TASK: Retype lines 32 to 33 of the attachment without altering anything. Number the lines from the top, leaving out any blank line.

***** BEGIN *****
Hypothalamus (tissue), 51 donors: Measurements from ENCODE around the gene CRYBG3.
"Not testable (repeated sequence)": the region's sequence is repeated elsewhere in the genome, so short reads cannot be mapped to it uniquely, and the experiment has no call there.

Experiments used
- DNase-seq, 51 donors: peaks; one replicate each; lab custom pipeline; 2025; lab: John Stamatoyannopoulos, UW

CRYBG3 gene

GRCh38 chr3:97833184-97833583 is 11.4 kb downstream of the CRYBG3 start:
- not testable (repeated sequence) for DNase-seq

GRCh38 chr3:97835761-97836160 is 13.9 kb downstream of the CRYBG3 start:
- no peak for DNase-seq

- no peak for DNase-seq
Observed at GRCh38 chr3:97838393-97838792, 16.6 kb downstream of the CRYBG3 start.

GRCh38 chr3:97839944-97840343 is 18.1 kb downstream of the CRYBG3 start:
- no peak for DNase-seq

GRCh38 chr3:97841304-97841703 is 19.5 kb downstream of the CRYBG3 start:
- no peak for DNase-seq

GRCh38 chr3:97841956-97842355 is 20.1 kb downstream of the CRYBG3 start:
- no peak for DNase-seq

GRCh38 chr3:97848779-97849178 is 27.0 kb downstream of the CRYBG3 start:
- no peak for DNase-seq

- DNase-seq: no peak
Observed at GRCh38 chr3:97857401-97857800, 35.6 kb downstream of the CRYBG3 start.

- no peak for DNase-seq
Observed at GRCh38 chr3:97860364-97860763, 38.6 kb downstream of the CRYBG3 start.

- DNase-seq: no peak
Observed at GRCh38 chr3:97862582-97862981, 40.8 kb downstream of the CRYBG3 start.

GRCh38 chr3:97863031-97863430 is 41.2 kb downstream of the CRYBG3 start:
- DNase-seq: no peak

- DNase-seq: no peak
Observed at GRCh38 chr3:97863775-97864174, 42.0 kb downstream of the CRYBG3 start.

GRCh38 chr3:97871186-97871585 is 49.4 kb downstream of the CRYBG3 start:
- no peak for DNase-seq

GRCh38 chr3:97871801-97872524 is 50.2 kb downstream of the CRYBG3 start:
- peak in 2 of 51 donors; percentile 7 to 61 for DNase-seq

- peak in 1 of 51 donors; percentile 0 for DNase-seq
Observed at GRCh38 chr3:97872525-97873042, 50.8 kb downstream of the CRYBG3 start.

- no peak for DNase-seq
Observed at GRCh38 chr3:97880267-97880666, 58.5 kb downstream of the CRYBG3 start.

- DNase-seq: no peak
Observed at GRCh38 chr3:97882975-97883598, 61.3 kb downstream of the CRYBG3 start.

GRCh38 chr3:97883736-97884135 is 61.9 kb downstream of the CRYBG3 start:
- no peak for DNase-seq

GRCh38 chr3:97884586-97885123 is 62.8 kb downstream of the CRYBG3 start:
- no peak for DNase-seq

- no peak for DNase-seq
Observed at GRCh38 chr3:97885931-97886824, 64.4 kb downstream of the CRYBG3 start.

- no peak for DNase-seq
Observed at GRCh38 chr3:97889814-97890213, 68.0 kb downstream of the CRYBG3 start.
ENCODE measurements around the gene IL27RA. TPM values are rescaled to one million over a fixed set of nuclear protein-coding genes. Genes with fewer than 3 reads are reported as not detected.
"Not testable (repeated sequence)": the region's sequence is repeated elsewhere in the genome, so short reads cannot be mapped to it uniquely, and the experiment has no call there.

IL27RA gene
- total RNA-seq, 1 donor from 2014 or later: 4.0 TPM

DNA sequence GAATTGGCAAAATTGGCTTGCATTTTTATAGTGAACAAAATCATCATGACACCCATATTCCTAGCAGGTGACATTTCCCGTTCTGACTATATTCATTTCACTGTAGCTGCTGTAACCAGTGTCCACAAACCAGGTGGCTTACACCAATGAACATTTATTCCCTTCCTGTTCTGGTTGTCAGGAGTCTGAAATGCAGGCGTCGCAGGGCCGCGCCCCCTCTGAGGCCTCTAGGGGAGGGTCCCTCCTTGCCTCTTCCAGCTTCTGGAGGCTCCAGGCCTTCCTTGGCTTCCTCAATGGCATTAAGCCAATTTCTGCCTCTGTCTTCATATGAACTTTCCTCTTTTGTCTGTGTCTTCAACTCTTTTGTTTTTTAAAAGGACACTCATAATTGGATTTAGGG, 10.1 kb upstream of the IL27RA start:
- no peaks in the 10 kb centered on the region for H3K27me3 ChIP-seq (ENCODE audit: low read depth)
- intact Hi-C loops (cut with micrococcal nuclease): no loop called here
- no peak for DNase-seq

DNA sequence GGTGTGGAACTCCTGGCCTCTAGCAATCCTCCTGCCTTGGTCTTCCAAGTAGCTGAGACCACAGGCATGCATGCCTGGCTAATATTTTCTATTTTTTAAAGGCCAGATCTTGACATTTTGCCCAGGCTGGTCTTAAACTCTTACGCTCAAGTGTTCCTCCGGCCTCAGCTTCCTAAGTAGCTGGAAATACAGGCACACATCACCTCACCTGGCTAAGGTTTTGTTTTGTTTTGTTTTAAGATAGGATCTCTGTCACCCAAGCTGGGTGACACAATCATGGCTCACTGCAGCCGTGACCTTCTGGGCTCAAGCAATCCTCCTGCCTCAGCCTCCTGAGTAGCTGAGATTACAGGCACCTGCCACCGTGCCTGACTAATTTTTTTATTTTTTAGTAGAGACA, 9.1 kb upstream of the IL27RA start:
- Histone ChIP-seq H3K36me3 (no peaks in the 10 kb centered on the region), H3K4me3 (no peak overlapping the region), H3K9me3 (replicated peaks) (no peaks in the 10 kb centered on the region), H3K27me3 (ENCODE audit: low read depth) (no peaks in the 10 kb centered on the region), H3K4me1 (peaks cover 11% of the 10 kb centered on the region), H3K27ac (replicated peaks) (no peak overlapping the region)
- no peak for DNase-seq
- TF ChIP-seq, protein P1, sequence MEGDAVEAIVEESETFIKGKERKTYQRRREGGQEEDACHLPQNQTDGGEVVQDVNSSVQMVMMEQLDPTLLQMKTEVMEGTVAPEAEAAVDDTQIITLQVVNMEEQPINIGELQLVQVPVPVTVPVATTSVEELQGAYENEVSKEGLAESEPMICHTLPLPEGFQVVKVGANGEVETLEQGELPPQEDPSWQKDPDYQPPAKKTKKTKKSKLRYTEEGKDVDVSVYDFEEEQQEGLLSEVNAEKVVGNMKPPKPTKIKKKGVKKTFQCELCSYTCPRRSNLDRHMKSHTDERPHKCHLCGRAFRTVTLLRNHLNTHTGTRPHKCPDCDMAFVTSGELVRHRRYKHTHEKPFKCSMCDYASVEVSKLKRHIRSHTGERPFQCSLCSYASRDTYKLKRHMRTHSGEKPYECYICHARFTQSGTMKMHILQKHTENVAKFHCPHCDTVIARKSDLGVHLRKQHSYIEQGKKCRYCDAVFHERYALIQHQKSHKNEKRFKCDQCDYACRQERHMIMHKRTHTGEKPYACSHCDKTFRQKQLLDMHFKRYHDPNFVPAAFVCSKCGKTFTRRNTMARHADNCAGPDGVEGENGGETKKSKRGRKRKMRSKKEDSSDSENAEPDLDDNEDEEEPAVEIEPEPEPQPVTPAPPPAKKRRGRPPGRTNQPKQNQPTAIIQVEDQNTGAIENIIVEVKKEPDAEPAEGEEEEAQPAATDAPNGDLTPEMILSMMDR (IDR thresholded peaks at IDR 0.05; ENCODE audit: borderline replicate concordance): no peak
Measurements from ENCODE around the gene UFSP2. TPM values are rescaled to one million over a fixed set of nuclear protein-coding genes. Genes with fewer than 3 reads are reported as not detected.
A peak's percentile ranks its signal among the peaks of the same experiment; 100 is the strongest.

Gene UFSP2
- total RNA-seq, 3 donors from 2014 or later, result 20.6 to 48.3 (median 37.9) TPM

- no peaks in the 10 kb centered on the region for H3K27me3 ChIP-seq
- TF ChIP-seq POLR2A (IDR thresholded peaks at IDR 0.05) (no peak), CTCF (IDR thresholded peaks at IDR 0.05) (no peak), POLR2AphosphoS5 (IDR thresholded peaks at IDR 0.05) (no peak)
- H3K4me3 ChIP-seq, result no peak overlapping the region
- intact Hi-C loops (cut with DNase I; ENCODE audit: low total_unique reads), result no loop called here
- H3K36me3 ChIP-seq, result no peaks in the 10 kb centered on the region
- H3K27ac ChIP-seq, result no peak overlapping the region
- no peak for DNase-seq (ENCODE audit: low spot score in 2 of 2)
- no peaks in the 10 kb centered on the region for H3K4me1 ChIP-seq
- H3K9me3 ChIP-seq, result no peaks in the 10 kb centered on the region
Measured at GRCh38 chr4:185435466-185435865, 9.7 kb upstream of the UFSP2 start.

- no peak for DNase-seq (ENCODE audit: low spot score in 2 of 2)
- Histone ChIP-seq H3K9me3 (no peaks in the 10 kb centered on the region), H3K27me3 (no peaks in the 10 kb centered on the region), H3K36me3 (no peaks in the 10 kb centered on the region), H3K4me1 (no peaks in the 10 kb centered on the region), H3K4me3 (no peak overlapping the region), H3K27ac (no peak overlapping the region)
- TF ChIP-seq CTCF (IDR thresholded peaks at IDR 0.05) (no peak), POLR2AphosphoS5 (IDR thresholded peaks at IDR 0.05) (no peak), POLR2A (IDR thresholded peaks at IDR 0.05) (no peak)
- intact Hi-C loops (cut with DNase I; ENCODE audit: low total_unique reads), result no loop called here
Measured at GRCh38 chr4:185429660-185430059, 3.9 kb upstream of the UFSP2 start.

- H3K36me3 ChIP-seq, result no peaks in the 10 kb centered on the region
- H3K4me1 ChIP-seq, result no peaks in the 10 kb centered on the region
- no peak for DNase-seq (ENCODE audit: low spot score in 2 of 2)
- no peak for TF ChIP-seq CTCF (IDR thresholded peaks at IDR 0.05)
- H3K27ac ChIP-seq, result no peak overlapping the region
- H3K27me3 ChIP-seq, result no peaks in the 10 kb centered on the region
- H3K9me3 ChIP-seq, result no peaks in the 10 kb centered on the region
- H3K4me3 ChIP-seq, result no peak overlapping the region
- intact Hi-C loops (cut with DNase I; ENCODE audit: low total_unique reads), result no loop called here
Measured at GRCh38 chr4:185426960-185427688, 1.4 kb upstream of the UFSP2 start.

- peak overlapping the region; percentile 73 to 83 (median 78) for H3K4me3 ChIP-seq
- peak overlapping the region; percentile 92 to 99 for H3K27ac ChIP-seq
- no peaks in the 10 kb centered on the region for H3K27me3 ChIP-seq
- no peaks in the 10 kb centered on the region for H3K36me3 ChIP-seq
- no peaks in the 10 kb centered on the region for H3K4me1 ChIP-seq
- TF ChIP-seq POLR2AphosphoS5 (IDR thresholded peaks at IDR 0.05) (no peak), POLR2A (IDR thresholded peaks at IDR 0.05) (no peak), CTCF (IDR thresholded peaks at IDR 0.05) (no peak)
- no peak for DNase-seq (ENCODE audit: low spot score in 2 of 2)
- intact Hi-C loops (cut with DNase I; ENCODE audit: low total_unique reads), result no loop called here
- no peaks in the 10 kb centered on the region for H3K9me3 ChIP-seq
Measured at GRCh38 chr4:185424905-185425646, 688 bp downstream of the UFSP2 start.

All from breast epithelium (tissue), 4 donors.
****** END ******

GRCh38 chr3:97871801-97872524 is 50.2 kb downstream of the CRYBG3 start:
- peak in 2 of 51 donors; percentile 7 to 61 for DNase-seq